Now, do you where we could find some of these alien invaders? It would be really cool to setup a cold water plant tank.
     
  2. gratts

    gratts Member

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    They're literally everywhere! The first 2 species you mention have totally strangled the small brooks and streams near me. Even during the winter there is such a dense matt of these plants, I dread to think what their growth is like come summer, and can't see how much else can survive! :eek:
     
  3. ghostsword

    ghostsword Member

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    I wonder too how can something else keep up with them. :)

    I will need to check outside London, as I doubt that anything will grow in the Thames, at least inside the M25. Obviously if you know where I can get it in London, I would appreciate it.
     
  4. dw1305

    dw1305 Expert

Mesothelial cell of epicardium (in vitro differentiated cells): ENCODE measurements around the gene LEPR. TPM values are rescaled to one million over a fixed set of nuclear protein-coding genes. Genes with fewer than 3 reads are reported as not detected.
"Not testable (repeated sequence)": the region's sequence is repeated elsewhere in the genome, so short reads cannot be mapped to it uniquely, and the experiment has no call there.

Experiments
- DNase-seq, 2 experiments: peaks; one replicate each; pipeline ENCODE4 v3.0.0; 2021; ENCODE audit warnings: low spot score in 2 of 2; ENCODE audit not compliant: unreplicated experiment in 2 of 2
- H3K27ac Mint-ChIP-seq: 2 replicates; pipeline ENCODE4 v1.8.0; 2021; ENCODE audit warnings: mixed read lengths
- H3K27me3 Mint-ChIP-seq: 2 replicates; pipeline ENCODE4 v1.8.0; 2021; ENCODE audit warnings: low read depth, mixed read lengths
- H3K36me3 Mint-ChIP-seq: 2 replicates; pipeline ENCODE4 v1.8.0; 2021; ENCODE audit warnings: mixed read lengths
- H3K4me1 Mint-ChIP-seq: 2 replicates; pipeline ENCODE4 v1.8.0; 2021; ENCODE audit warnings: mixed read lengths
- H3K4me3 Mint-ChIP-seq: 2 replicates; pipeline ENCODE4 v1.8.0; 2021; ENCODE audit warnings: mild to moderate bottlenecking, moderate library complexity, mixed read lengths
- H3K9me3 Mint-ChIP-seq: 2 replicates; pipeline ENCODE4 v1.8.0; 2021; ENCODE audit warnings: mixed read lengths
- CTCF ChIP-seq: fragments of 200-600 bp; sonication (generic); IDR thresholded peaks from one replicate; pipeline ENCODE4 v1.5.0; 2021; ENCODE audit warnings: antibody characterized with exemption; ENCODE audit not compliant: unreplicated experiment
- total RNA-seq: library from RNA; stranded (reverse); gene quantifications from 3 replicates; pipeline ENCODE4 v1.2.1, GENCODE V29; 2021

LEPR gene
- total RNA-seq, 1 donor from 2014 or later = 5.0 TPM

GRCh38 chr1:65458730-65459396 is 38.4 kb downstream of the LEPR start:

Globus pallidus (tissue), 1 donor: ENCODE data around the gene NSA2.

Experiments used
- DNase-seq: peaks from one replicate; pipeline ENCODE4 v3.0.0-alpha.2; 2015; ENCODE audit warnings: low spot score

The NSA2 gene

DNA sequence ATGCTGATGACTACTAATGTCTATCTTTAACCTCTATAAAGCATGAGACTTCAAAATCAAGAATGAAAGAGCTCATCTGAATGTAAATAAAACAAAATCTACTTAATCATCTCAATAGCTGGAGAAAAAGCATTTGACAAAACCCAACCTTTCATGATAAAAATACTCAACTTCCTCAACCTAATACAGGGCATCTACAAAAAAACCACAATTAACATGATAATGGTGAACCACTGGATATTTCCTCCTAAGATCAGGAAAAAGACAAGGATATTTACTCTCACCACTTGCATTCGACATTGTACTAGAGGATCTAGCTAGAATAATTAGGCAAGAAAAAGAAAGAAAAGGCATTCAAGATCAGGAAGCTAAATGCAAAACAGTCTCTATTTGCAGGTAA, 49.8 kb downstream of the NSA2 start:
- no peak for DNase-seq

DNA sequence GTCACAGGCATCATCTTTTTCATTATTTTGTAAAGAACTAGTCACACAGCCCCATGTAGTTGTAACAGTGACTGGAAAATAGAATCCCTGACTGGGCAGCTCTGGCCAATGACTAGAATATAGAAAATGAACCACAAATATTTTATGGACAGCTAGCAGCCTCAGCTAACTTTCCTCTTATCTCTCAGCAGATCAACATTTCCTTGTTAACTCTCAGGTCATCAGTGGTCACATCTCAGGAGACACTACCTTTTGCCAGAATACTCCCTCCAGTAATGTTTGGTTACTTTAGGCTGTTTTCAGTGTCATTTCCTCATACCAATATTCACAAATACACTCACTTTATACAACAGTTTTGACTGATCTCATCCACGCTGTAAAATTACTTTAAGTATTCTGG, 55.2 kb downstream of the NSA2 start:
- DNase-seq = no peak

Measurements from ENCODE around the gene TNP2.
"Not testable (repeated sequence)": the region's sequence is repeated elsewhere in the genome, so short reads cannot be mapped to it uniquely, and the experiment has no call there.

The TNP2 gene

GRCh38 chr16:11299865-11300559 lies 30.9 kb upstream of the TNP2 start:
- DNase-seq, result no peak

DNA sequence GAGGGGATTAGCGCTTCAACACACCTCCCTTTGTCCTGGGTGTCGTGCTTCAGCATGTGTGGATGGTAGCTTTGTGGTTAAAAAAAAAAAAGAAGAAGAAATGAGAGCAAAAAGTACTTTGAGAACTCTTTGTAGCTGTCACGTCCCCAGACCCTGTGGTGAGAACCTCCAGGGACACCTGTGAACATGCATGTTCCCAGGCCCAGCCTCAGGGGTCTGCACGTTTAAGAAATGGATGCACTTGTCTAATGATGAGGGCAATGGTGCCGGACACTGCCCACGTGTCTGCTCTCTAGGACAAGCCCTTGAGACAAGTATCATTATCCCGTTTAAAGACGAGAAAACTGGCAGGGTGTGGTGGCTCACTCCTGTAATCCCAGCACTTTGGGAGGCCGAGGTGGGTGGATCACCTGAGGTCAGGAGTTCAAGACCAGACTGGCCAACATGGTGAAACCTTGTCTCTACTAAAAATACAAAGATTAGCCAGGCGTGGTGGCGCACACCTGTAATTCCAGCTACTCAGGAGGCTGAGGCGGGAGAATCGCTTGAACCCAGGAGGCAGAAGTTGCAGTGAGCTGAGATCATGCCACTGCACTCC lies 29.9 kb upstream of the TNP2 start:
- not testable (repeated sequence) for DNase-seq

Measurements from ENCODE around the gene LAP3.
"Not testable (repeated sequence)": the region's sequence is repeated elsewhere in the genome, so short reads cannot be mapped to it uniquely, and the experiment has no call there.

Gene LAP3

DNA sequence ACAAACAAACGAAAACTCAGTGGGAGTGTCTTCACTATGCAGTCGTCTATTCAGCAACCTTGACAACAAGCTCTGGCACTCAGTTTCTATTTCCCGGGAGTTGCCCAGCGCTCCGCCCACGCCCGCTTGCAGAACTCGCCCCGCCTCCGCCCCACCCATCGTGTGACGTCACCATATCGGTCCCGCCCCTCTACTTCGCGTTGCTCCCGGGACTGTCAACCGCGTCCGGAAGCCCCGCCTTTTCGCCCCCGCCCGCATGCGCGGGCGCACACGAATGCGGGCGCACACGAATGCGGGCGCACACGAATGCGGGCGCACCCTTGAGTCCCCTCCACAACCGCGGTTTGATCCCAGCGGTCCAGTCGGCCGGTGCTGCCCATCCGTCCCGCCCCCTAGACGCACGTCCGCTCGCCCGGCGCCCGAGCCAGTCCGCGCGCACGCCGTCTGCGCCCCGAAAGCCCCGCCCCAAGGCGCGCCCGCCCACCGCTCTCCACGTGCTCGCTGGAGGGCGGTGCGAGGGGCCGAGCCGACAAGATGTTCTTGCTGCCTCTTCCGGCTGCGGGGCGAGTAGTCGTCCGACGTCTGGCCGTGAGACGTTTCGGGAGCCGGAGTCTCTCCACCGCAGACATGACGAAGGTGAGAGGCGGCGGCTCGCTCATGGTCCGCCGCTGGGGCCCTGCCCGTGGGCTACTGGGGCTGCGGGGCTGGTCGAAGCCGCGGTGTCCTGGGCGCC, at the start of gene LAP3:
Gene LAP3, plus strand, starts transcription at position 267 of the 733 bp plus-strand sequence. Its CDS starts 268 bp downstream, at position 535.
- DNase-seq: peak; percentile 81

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    Hi all,
    I'd probably try ponds in municipal parks and gardens rather than the Thames itself. Having said that I've walked along the Brentford reach of the Thames (opposite to Kew gardens) to Kew Bridge, and there are some fairly exotic aliens growing from the bank along that stretch, although I'm not sure you can get at the water very easily.

    Myriophyllum aquaticum is still widely sold as a pond plant in the UK, they have just relabelled it "M.brasiliense" or similar. I have some in my pond in the garden, and it seems to have survived being frozen in ice for a month.
    Any Myriophyllum that has a rosette of bright green emergent leaves (they can grow up to a foot above the water surface and look almost like small fir trees) is M. aquaticum. It will look like this:
    parrot2.jpg .

    I also have plenty of Crassula helmsii, (in this case safely stored in the glasshouse) if you want some? I've never grown it submersed, but it is incredibly tough grown emersed, and I had a stock plant on a rock wool block in a litre ice cream container of water for several years without re-potting or feeding it .

    cheers Darrel
     
  5. ghostsword

    ghostsword Member